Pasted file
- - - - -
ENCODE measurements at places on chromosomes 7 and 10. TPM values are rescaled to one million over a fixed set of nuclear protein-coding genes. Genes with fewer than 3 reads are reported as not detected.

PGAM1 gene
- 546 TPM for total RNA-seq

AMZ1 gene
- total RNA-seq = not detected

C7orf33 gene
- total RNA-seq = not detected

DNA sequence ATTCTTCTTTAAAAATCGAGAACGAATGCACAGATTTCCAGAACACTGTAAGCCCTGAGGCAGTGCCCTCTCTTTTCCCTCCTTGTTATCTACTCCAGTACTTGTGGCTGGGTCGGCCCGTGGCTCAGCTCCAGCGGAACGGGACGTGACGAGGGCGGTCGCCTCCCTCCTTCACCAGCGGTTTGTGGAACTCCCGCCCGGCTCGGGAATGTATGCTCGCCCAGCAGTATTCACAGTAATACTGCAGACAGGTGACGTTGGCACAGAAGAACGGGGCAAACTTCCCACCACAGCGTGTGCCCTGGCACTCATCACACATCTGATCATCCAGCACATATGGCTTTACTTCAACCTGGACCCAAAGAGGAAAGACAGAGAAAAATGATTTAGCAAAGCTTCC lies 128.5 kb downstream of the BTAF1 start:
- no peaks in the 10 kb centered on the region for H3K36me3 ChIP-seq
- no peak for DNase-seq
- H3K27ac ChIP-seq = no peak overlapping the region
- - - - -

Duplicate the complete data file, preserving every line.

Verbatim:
ENCODE measurements at places on chromosomes 7 and 10. TPM values are rescaled to one million over a fixed set of nuclear protein-coding genes. Genes with fewer than 3 reads are reported as not detected.

PGAM1 gene
- 546 TPM for total RNA-seq

AMZ1 gene
- total RNA-seq = not detected

C7orf33 gene
- total RNA-seq = not detected

DNA sequence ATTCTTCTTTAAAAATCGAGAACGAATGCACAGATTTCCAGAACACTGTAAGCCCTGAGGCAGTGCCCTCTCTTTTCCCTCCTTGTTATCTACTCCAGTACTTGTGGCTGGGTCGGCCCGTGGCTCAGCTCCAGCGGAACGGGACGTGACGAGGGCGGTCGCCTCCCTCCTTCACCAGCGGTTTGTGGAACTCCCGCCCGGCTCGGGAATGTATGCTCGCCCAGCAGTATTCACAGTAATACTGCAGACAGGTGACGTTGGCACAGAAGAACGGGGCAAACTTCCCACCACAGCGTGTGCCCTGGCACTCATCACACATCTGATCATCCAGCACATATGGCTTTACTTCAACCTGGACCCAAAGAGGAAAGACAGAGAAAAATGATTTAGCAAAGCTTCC lies 128.5 kb downstream of the BTAF1 start:
- no peaks in the 10 kb centered on the region for H3K36me3 ChIP-seq
- no peak for DNase-seq
- H3K27ac ChIP-seq = no peak overlapping the region